Tanya Bonakdar Gallery, New York, USA
The startling news that the universe is structured like a sponge was revealed when astronomers discovered that galaxies cluster into filaments and wall-like sheets, leaving huge voids of nearly empty space. In his dramatic installation Galaxies Forming along Filaments, Like Droplets along the Strands of a Spider’s Web (2008) Tomas Saraceno applied another analogy inspired by that finding: the comparison between our ‘spongy’ universe and a complex spider web in which groups of stars and other matter are strung like shining beads of water along invisible strands. Saraceno, a former architect known for following in the tradition of other maverick designers who have developed provocatively inventive projects with the goal of changing human behaviour and living conditions – such as Buckminster Fuller, Archigram and the Ant Farm group – also has a knack for presenting his conceptual projects in ways that capture the imagination.
Along with a Fuller-esque collapsing of the micro- and macro-cosmic, the idea of energy spanning vast expanses of time came into play. Sitting near a window in the entryway was Planet Earth, 500 Million Years (Working Title) (2008), a vaguely planetary agglomeration of eye-like solar-powered lamps that gathered energy from both the sun and the artificial interior lighting to illuminate the gallery at night. Next was the show-stopping Galaxies Forming along Filaments …, a lacy, bulbous shape formed of, and suspended from, interwoven elastic rope that stretched to the floor, walls and ceiling – picture an almost mystically delicate celestial loofah. (It also resembled a human brain’s neuronal network, another smaller structure to which the universe has been compared.) The room was flooded with light, and that stark brilliance combined with the unevenly spaced, perspective-demolishing, radiating strands of elastic was initially disorienting. To pass through the main ground-floor gallery in which the piece was installed to reach other works in a smaller room behind it, one had to choose a path and duck under or step over the ropes in the way. Bumping into one meant sending shivers throughout the skeletal cosmological web, but clumsiness worked to the viewer’s advantage, providing this surrogate universe with a sense of tangible interconnectedness and mutability.
If this spiky web was somewhat menacing and other-worldly, it was also poetic, an adjective that has often been applied to Saraceno’s buoyant creations and one that Fuller (who saw Albert Einstein as a great poet) embraced. The importance of playful, intuitive experimentation to his project was made even clearer in a selection of photographs and smaller sculptural works. These tied the giant web to such projects as Air-Port-City (2002–ongoing) a vision for cell-like airborne cities – Saraceno has compared it to a flying airport – that can separate and come together like clouds or nomadic tribes, erasing political, social, cultural and military boundaries. The title of Flying Garden/Air-Port-City/12SW (2007), a cluster of PVC balloons joined with elastic rope and fabric webbing, relates to another aspect of Air-Port-City, its incorporation of rootless plants, native to Africa and South America, that take in all their nourishment through their leaves. Hydrogen Cloud Explosion (Working Title) (2008), a Perspex geometrical structure housing another network of black elastic – an enclosed, miniature variation on the installation in the first room – suggests an elegant, ship-in-a-bottle-style model of galaxies in the throes of birth. And in Air-Port-City Cloud Classification (2008) white-paper dodecahedrons arranged on the floor hinted at how the cloud-like platforms might join together, while they also called to mind the ancient equation between this topological form and the universe, as well as another astonishing recent scientific theory: that the universe may, in fact, be shaped like a dodecahedron.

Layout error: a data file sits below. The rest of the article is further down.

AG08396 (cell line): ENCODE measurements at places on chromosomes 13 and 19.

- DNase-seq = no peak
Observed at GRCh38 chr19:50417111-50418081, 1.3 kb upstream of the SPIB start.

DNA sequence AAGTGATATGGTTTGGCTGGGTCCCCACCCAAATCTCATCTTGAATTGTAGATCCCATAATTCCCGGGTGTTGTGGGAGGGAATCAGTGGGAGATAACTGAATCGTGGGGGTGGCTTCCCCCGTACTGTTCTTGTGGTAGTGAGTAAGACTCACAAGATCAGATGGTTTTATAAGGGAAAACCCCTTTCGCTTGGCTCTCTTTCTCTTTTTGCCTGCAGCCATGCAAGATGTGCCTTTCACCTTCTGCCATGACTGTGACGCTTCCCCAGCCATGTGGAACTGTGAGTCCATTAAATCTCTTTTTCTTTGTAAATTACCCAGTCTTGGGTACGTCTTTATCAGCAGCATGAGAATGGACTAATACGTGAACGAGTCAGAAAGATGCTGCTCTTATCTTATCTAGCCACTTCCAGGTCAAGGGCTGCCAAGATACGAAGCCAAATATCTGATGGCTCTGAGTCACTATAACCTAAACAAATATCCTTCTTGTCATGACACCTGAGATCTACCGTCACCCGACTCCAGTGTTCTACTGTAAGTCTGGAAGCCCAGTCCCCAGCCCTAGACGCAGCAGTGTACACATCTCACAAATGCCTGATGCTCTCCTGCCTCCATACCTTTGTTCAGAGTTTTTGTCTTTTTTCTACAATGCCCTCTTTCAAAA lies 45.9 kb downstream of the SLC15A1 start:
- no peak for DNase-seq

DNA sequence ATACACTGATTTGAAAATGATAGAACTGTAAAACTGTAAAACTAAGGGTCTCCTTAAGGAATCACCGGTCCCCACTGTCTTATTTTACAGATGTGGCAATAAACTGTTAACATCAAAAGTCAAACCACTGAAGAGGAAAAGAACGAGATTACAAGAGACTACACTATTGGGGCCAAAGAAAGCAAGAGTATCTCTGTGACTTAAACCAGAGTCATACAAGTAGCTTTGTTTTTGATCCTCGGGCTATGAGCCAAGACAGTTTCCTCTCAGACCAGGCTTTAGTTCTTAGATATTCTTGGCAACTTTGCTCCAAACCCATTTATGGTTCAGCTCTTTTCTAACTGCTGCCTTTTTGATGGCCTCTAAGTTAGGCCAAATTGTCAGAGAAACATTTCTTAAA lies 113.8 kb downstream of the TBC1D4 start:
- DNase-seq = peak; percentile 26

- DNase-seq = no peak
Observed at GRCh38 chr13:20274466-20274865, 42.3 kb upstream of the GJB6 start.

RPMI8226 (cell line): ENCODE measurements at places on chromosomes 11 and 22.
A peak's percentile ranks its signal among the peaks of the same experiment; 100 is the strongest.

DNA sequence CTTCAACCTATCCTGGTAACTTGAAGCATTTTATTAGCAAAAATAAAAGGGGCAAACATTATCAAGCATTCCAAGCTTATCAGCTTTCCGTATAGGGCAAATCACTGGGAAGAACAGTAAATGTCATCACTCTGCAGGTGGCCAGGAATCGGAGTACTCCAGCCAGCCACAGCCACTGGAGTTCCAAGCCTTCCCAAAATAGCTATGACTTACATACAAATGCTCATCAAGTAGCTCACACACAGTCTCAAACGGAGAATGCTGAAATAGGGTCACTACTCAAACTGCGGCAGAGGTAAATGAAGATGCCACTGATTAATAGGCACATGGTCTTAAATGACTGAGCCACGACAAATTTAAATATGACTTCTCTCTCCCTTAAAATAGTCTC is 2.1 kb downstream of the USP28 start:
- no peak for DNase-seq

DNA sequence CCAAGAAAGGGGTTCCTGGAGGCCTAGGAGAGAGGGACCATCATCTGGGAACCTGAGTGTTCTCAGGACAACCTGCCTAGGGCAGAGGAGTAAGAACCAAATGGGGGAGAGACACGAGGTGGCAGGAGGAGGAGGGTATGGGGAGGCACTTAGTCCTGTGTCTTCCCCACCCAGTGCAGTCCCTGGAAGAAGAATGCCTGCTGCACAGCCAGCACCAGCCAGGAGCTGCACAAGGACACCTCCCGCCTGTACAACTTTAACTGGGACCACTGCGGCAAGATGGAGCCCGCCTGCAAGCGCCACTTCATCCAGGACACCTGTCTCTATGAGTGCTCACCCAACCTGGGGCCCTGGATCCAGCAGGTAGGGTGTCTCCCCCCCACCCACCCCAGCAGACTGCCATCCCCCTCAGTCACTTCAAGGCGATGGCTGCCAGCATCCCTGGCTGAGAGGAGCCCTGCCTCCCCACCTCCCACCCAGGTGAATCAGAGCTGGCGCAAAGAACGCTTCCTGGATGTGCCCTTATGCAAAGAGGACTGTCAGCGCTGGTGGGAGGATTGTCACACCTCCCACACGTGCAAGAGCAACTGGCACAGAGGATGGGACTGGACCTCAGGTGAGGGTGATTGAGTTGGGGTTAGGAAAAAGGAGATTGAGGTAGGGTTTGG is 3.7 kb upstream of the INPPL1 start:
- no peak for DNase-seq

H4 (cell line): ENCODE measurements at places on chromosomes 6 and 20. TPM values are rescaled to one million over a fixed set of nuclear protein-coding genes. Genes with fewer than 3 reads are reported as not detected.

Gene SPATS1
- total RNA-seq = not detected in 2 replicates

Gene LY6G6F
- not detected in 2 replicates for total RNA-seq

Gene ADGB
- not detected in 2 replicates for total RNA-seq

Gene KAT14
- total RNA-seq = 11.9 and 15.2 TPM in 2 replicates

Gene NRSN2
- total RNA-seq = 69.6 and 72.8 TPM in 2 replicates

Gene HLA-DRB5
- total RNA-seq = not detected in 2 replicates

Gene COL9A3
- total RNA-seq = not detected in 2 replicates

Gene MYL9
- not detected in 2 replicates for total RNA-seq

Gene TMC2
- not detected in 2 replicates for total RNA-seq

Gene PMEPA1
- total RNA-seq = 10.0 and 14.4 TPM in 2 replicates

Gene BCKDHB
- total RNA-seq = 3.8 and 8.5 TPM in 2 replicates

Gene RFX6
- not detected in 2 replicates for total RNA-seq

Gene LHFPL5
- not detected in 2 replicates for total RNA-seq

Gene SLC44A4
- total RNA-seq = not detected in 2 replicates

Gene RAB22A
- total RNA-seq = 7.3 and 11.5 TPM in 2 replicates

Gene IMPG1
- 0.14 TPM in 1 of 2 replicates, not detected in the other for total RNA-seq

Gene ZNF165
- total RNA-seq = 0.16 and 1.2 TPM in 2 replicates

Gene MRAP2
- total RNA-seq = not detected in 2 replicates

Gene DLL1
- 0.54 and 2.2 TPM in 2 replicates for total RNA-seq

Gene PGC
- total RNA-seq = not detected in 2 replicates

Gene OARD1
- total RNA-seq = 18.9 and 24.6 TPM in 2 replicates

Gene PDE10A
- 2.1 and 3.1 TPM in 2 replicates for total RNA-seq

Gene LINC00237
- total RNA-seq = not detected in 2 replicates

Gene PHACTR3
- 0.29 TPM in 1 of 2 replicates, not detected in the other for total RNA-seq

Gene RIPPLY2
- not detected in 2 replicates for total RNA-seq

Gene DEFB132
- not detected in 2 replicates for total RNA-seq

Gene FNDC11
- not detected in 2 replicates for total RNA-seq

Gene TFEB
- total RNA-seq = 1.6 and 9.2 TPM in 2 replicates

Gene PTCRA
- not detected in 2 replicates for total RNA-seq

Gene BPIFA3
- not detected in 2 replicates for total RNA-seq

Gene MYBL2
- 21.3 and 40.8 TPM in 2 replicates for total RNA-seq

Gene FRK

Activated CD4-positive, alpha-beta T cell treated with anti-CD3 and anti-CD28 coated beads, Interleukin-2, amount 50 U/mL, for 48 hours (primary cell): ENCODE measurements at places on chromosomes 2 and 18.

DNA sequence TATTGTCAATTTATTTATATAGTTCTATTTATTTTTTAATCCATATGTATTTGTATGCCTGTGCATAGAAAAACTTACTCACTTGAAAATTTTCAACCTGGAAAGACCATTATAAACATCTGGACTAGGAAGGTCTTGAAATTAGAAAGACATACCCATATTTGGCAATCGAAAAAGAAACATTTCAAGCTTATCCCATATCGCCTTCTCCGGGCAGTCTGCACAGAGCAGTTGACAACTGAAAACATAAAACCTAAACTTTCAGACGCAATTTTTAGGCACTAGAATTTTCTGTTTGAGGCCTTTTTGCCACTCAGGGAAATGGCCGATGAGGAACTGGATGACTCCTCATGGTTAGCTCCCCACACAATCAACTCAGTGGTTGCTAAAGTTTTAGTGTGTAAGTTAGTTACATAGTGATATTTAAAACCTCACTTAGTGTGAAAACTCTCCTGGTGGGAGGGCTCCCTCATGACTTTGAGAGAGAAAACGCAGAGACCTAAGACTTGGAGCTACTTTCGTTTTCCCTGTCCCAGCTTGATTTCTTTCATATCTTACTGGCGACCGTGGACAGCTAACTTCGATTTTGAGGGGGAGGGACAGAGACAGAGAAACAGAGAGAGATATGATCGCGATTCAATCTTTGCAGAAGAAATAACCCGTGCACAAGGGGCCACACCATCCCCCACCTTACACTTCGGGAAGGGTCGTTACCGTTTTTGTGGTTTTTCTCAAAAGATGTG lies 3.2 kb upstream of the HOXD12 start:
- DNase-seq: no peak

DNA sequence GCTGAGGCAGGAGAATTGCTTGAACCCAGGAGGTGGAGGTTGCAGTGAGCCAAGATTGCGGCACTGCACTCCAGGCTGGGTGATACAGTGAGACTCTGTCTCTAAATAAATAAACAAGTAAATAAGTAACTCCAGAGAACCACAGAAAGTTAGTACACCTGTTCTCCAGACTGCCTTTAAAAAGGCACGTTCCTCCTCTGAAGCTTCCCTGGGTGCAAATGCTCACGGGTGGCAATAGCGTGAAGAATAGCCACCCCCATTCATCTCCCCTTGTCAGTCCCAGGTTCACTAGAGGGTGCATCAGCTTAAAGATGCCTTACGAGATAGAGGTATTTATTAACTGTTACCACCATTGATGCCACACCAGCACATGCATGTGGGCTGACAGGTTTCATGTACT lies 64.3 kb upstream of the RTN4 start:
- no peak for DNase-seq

Does it matter whether Saraceno’s proposals are practical? Unlike many technology-besotted art works generated in the early part of this century, which flirted with a creepily decadent disregard for real-life implications, his futuristic visions are, for the most part unobtrusive, idealistic and likely to inspire other outside-the-box thinkers. But there is also something undeniably sad about his overarching awareness of the need to escape what Fuller – who hoped that we would be able to head off the current global-warming crisis by deploying technological innovations to tap renewable energy sources – lovingly called ‘Spaceship Earth’. Saraceno’s own brand of optimism can be as contagious as his creations are visionary and thought-provoking, and perhaps it’s not too late for such architect–poets to save us. At the same time his radiant webs, bubbles and clouds are a reminder of darker, perhaps intractable realities.
Kristin M. Jones